Wisdom Teeth Removal
Wisdom Teeth Removal
Do you need to remove your wisdom teeth?
Are your wisdom teeth coming in?
You’ll probably agree with me when I say: it’s not the most pleasant experience! Symptoms like pain, pressure on the gums, and a stiff jaw can be uncomfortable, or even excruciating for some.
If you feel these symptoms, it may be time to consider wisdom teeth removal.
Luckily, wisdom tooth extraction can put an end to all of these symptoms and prevent a score of serious complications. According to an article in BMJ Clinical Evidence, threats like wisdom tooth infection and various kinds of dental disease can destroy adjacent teeth and bone. These infections can even spread to other parts of the body, leading to many different kinds of complications.
That said, not everyone needs their wisdom teeth extracted. Occasionally, some wisdom teeth come through correctly or are harmless, requiring no further action. Some people never even get wisdom teeth—as many as 10%, according to a study in Human Biology. To find out if tooth extraction is right for you, we’ll cover the purpose of wisdom teeth, the problems that necessitate removal, and the removal process.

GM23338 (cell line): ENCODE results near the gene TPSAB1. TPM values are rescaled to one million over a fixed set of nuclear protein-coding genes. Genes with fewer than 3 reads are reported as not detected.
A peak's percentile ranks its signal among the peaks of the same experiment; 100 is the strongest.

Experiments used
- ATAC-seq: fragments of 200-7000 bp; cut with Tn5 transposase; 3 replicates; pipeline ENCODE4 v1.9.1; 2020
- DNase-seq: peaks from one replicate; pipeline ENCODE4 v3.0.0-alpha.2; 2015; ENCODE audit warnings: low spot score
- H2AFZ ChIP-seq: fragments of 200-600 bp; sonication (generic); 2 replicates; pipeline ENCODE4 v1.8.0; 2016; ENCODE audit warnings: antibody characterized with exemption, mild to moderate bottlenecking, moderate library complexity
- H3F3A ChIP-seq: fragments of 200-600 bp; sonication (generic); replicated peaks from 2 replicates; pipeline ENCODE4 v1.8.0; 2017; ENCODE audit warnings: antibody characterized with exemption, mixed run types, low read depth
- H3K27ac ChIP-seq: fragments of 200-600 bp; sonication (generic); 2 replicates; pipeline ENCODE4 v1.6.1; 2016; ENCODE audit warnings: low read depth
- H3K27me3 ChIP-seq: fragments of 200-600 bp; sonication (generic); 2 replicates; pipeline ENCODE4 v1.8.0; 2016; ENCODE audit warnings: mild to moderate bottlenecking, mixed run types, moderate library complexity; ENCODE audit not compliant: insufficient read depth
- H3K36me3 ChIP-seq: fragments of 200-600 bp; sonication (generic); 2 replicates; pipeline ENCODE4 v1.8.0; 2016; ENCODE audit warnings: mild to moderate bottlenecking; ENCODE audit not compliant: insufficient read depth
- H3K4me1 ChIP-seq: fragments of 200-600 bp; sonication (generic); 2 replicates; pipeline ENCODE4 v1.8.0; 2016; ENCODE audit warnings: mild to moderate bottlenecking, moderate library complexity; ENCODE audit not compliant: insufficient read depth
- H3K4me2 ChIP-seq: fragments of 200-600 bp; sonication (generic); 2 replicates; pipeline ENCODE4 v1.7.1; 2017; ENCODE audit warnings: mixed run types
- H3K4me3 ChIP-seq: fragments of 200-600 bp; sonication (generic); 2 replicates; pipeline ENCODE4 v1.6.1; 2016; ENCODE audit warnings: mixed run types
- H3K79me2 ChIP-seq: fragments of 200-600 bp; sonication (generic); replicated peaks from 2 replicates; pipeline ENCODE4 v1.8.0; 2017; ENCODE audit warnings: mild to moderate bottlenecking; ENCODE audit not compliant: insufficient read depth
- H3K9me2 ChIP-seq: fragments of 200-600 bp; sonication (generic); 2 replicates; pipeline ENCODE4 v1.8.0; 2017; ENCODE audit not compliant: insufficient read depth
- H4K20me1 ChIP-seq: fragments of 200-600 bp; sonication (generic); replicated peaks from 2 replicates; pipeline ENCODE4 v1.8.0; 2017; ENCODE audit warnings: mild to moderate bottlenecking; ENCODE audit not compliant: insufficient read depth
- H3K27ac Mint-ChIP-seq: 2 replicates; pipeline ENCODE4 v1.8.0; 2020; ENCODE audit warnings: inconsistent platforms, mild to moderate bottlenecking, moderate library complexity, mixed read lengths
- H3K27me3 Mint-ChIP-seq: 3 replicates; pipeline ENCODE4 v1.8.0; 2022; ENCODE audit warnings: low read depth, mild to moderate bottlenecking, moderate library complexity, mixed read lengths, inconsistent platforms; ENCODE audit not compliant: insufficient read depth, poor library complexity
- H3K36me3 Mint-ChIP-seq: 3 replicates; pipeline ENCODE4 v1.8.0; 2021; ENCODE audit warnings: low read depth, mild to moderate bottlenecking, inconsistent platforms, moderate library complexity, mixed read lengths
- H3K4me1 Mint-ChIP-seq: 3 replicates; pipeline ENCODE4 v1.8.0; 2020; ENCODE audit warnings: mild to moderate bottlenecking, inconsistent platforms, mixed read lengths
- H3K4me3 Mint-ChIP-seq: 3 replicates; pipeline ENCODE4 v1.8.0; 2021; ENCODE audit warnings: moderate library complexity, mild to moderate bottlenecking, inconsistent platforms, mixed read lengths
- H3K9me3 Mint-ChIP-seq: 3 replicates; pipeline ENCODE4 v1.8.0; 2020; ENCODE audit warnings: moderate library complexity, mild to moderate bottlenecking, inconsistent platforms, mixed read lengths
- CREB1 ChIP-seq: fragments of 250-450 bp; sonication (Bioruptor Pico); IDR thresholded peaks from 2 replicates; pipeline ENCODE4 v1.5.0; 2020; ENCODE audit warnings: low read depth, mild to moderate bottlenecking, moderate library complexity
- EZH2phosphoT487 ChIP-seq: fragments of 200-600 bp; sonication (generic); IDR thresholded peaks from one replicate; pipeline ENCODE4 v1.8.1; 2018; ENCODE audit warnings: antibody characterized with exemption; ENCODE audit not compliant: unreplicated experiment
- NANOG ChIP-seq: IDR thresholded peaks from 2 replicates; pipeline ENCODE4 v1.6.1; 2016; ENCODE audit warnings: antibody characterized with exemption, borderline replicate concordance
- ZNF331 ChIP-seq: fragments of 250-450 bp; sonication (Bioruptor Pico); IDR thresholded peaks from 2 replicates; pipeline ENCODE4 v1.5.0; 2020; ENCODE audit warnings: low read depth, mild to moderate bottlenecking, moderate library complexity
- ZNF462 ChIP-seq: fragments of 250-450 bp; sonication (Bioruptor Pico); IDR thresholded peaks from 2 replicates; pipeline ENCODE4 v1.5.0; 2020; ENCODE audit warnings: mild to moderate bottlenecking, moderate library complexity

You might be thinking:
“Why are we born with wisdom teeth if they’re always getting removed?”
Wisdom teeth are the third and final set of molars that humans typically grow between the ages of 18 and 24. The Human Biology study explains that these molar teeth were necessary for the early human diet, which consisted of raw and tough foods.
Today, wisdom teeth are considered vestigial organs—that is to say, evolution has rendered them obsolete. Over time, cooking with fire, utensils, and other food preparation innovations softened foods, decreasing the evolutionary pressure to maintain third molars and the elongated jaws to support them.
Unfortunately, smaller jaws mean that many of us don’t have large enough mouths for all of our teeth, giving way to complications that need to be corrected, such as misaligned and impacted wisdom teeth.
So what are misaligned and impacted wisdom teeth?